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Duchenne muscular dystrophy results from the lack of dystrophin, a cytoskeletal protein associated with the inner surface membrane, in skeletal muscle. The absence of dystrophin induces an abnormal increase of sarcolemmal calcium influx through cationic channels in adult skeletal muscle fibers from dystrophic (mdx) mice. We observed that the activity of(More)
In skeletal muscle, Ca(2+) is implicated in contraction, and in regulation of gene expression. An alteration of [Ca(2+)](i) homeostasis is responsible, at least partially, for the muscle degeneration that occurs after eccentric contractions in Duchenne muscular dystrophy, a disease characterized by the loss of the cytoskeletal protein dystrophin. Using(More)
Duchenne muscular dystrophy results from the absence of dystrophin, a cytoskeletal protein. Previously, we have shown in a transgenic mouse model of the disease (mdx) that high levels of expression of the dystrophin-related protein, utrophin can prevent pathology. We developed a new transgenic mouse model where muscle specific utrophin expression was(More)
Clinical trials have shown that a glucocorticoid, the methyiprednisolone (PDN), has a beneficial effect on muscle strength and function in Duchenne muscular dystrophy (DMD) patients. The aim of this study was to test if the effect of PDN could be mediated via a possible action on intracellular calcium. The intracellular calcium activity, at rest and during(More)
BACKGROUND The airway functions are profoundly affected in many diseases including asthma, chronic obstructive pulmonary disease (COPD) and cystic fibrosis (CF). CF the most common lethal autosomal recessive genetic disease is caused by mutations of the CFTR gene, which normally encodes a multifunctional and integral membrane protein, the CF transmembrane(More)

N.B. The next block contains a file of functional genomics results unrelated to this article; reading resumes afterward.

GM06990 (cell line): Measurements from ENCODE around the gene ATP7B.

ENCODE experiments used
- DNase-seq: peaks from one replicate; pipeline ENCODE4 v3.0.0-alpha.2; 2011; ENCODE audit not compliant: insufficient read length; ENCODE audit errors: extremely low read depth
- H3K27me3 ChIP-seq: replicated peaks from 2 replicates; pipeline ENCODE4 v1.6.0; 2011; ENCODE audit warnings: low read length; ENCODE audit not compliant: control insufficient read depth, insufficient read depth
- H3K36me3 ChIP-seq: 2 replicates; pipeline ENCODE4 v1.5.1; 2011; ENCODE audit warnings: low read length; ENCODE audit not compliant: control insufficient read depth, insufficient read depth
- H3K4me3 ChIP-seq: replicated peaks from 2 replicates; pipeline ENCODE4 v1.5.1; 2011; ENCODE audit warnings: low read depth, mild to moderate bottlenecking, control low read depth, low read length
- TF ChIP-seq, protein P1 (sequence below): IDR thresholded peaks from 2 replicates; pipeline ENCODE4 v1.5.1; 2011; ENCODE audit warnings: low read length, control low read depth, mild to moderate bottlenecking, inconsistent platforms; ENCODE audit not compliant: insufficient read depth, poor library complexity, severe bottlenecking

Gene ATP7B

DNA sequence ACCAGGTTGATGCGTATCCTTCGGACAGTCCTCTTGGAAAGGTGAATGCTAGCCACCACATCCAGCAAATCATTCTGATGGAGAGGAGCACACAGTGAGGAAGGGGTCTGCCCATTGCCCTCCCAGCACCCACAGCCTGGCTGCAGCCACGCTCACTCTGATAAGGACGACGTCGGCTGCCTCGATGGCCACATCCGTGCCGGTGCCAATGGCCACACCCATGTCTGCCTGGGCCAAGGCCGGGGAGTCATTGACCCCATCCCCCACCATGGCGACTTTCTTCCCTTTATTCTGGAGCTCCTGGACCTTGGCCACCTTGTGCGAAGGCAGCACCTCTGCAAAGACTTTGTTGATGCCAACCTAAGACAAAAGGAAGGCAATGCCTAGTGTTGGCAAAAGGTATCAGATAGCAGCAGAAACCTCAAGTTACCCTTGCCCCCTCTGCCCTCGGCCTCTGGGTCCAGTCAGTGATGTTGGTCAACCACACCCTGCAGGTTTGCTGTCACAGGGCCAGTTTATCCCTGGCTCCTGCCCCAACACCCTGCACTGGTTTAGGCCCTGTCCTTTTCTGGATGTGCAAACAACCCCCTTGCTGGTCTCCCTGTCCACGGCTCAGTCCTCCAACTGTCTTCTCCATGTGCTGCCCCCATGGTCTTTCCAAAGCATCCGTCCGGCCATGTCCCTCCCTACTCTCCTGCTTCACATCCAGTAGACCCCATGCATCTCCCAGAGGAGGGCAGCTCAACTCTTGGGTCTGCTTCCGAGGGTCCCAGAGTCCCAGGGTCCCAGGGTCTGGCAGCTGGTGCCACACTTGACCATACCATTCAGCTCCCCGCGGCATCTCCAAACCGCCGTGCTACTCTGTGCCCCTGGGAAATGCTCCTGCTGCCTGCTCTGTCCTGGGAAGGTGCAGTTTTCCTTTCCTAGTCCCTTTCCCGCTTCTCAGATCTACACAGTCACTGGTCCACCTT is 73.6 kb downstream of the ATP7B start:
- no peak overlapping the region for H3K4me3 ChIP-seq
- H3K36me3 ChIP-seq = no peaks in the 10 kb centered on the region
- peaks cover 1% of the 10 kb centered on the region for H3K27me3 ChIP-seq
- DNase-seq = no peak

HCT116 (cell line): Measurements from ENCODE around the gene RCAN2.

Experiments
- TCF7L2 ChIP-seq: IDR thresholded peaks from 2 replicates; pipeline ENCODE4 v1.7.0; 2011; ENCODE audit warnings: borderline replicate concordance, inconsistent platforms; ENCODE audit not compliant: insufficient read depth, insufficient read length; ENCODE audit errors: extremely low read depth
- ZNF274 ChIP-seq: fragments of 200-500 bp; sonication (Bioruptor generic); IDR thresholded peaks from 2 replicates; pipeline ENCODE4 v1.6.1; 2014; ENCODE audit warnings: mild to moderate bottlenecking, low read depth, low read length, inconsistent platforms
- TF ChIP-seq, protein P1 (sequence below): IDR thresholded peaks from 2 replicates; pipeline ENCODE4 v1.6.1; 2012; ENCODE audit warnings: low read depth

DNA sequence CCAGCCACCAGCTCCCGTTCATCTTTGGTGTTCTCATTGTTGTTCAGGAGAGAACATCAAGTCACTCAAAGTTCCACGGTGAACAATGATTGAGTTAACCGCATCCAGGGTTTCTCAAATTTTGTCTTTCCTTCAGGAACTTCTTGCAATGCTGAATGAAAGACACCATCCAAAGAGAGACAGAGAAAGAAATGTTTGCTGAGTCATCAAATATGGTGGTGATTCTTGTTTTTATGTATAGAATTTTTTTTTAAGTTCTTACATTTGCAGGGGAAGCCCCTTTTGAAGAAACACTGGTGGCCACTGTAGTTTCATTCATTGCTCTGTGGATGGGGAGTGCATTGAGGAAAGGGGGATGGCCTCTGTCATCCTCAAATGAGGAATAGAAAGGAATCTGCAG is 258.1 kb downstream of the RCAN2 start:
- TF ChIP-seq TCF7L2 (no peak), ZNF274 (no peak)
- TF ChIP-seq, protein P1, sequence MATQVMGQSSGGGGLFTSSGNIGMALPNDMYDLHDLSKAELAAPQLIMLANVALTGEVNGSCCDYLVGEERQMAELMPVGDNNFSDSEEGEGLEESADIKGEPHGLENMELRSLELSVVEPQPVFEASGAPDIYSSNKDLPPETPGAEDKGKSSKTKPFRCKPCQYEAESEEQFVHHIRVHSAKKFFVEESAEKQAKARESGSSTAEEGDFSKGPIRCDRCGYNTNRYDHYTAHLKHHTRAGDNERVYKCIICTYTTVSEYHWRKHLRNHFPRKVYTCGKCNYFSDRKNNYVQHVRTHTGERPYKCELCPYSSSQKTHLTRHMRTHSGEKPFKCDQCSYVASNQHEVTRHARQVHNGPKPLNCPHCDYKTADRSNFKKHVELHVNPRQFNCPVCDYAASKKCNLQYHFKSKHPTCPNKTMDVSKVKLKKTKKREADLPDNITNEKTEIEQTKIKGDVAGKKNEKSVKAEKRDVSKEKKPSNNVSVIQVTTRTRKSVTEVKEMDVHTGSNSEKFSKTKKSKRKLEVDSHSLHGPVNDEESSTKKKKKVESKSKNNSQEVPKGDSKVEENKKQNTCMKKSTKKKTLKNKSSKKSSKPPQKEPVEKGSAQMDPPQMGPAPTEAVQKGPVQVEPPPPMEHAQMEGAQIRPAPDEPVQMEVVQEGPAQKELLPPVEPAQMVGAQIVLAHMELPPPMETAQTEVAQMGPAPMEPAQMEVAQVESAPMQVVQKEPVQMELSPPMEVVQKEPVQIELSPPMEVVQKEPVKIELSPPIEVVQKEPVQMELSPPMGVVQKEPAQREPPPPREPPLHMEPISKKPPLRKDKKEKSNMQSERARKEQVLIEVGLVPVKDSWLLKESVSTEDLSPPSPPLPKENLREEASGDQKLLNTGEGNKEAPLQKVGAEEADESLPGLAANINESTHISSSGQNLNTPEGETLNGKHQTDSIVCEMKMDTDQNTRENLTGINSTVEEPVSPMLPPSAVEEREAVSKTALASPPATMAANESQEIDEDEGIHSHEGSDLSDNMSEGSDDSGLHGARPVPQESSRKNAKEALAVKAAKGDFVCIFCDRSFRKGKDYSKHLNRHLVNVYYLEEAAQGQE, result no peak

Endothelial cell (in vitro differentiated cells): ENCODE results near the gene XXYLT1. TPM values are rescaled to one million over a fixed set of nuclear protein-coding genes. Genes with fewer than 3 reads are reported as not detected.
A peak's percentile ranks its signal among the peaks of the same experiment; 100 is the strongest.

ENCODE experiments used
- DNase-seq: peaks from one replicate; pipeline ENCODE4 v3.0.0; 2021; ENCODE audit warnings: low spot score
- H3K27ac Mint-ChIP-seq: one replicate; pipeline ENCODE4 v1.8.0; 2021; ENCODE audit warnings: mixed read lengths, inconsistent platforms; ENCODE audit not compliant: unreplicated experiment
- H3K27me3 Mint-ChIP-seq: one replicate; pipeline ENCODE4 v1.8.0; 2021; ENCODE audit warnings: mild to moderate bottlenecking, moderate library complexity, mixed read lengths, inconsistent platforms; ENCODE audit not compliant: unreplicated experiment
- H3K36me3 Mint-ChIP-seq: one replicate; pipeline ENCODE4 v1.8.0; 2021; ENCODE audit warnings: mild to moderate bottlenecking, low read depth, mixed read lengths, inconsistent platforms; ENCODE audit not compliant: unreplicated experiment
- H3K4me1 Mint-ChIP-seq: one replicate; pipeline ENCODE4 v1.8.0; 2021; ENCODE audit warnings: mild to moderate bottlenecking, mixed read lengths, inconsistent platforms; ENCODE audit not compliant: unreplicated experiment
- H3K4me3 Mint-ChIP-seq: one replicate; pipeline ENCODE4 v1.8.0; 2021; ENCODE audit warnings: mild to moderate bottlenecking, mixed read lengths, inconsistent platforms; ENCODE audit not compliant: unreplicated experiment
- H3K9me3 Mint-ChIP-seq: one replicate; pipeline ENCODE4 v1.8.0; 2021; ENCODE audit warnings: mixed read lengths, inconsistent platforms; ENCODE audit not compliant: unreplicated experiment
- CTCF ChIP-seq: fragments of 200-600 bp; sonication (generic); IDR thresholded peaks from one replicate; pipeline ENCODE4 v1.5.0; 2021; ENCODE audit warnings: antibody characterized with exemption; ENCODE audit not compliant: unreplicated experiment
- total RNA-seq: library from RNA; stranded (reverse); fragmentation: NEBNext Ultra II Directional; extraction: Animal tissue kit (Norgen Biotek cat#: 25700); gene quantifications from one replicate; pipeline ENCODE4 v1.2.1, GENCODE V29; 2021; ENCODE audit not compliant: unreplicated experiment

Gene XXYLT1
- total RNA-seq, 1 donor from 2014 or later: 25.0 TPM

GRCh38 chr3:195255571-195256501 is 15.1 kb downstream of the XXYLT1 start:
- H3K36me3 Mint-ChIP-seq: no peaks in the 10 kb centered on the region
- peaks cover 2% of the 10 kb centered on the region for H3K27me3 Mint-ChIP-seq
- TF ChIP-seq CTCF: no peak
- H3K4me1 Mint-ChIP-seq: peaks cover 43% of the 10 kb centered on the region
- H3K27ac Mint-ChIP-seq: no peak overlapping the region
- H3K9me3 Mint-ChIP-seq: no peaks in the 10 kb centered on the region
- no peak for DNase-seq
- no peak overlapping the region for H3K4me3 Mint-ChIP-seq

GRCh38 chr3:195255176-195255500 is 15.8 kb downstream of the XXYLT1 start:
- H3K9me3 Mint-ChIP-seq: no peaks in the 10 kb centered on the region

We produced and analyzed mice deficient for Na/Ca exchanger 3 (NCX3), a protein that mediates cellular Ca(2+) efflux (forward mode) or Ca(2+) influx (reverse mode) and thus controls intracellular Ca(2+) concentration. NCX3-deficient mice (Ncx3(-/-)) present a skeletal muscle fiber necrosis and a defective neuromuscular transmission, reflecting the absence(More)
Among the diverse physiological functions exerted by calcium signaling in living cells, its role in the regulation of protein biogenesis and trafficking remains incompletely understood. In cystic fibrosis (CF) disease the most common CF transmembrane conductance regulator (CFTR) mutation, F508del-CFTR generates a misprocessed protein that is abnormally(More)
In Duchenne muscular dystrophy (DMD) muscle cells which lack dystrophin, contraction seems to be a dominant factor contributing to the abnormal elevated intracellular calcium level. Human normal and DMD contracting myotubes cocultured with nervous cells were exposed to a hypotonic medium to mimic contraction-induced mechanical stress on the membrane, and(More)
Human skeletal muscle cells obtained from normal and Duchenne muscular dystrophy patients were cocultured with explants of rat dorsal root ganglions. Single-channel recordings were performed with the cell-attached configuration of the patch-clamp technique and negative pressure was applied via the patch-pipette in order to mechanically stimulate the(More)
BACKGROUND In airway epithelial cells, calcium mobilization can be elicited by selective autocrine and/or paracrine activation of apical or basolateral membrane heterotrimeric G protein-coupled receptors linked to phospholipase C (PLC) stimulation, which generates inositol 1,4,5-trisphosphate (IP3) and 1,2-diacylglycerol (DAG) and induces Ca2+ release from(More)